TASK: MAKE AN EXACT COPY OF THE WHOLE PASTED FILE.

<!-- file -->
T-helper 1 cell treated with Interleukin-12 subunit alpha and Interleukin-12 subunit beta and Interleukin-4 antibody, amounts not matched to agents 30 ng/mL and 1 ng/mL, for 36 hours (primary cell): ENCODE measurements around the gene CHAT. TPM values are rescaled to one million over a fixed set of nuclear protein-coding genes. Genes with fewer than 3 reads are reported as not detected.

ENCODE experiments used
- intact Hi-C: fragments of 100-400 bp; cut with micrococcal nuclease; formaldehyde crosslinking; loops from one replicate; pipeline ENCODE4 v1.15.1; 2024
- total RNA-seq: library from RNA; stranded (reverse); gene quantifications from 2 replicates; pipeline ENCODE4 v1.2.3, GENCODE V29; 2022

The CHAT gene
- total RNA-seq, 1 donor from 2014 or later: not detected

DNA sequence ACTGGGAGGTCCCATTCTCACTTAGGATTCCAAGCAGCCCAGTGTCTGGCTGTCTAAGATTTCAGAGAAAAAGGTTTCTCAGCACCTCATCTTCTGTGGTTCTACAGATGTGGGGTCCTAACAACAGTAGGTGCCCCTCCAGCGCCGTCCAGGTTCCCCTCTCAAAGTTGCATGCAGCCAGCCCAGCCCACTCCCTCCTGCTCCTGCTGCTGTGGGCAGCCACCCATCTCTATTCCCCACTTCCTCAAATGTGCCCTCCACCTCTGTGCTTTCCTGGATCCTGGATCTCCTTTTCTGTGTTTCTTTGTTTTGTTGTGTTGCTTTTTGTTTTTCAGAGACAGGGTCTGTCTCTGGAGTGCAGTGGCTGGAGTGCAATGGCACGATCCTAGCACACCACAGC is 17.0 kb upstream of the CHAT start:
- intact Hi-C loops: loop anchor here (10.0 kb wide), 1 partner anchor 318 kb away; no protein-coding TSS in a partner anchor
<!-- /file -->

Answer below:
T-helper 1 cell treated with Interleukin-12 subunit alpha and Interleukin-12 subunit beta and Interleukin-4 antibody, amounts not matched to agents 30 ng/mL and 1 ng/mL, for 36 hours (primary cell): ENCODE measurements around the gene CHAT. TPM values are rescaled to one million over a fixed set of nuclear protein-coding genes. Genes with fewer than 3 reads are reported as not detected.

ENCODE experiments used
- intact Hi-C: fragments of 100-400 bp; cut with micrococcal nuclease; formaldehyde crosslinking; loops from one replicate; pipeline ENCODE4 v1.15.1; 2024
- total RNA-seq: library from RNA; stranded (reverse); gene quantifications from 2 replicates; pipeline ENCODE4 v1.2.3, GENCODE V29; 2022

The CHAT gene
- total RNA-seq, 1 donor from 2014 or later: not detected

DNA sequence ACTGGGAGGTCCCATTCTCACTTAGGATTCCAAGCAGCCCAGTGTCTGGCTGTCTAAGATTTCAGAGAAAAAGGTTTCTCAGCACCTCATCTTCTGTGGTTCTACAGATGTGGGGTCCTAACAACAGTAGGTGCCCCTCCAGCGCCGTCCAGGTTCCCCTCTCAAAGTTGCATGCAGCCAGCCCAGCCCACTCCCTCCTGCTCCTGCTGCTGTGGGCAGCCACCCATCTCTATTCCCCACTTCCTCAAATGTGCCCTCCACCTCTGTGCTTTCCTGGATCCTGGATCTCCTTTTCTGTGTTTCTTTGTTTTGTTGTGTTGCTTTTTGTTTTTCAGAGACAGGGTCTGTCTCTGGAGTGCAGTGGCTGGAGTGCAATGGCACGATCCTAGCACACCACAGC is 17.0 kb upstream of the CHAT start:
- intact Hi-C loops: loop anchor here (10.0 kb wide), 1 partner anchor 318 kb away; no protein-coding TSS in a partner anchor